A group of Academic Scholars at Rydal Penrhos explored the question of truth as part of their latest session.
School chaplain the Reverend Nick Sissons led the pupils through the seminar on Wednesday, February 28, which highlight the importance of deciphering the ‘Fake News’ from the actual facts surrounding a particular story or event.
This is the latest in a series of exciting sessions devised by staff, which have been implemented with a view to enhancing the learning opportunities of those that have been awarded Academic Scholarships.
Mr Sissons explains more: “We explored this question philosophically - first by asking what we mean we say something is true and making the point that the language we use is not always easily understood so we have to be precise in our definitions.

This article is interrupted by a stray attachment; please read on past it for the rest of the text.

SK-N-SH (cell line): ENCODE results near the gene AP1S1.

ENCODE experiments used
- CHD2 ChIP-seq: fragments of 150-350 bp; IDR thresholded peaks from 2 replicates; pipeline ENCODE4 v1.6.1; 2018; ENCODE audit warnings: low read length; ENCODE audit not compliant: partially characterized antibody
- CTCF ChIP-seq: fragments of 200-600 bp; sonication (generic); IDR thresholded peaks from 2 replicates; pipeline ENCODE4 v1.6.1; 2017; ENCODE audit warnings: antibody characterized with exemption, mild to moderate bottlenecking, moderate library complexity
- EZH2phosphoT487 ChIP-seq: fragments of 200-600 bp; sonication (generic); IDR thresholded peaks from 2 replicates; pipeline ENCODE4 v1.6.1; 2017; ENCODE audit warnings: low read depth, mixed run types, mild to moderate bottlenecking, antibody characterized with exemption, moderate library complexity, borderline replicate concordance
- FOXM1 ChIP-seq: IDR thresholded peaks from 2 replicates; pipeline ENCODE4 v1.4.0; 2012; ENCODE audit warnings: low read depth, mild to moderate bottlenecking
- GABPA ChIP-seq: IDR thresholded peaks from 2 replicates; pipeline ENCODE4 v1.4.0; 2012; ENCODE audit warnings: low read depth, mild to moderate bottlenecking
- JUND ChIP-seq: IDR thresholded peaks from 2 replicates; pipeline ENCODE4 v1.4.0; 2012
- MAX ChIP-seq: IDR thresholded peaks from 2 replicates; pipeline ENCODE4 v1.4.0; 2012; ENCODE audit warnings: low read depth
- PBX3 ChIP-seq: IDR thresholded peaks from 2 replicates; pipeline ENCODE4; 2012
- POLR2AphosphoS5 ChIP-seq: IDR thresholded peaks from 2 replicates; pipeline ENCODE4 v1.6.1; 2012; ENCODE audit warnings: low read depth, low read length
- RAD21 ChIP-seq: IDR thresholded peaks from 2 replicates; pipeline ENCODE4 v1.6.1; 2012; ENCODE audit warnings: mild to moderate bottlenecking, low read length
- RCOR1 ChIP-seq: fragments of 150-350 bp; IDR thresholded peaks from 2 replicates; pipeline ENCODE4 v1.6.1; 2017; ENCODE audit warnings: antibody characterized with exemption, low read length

“We also explored different theories about truth: was it something that had to correspond to reality or could something be true if enough people believed it to be true.
“Then we asked how we would go about showing that a statement we made was true. This depends on the kind of statements we make. If we say 'Today it is snowing' this is something we can prove to most people's satisfaction.
“But what if I say 'It ought not to snow in March.' That is a statement that is very hard to prove to be true because it involves values and opinions.
“Equally if I say 'God makes it snow' this is also a statement that cannot be verified. Philosophy encourages us to ask whether any statement can be meaningful if it cannot be proved to be true or false and if it can't then are we best not to make such statements at all. It also points out that we can never truly know what other people perceive with their senses and we cannot always rely on the evidence our own senses - so can we ever really say with certainty that anything is true?
"One nice question to go away and ponder for yourself. How would you prove to me the truth of the statement 'All ravens are black'?”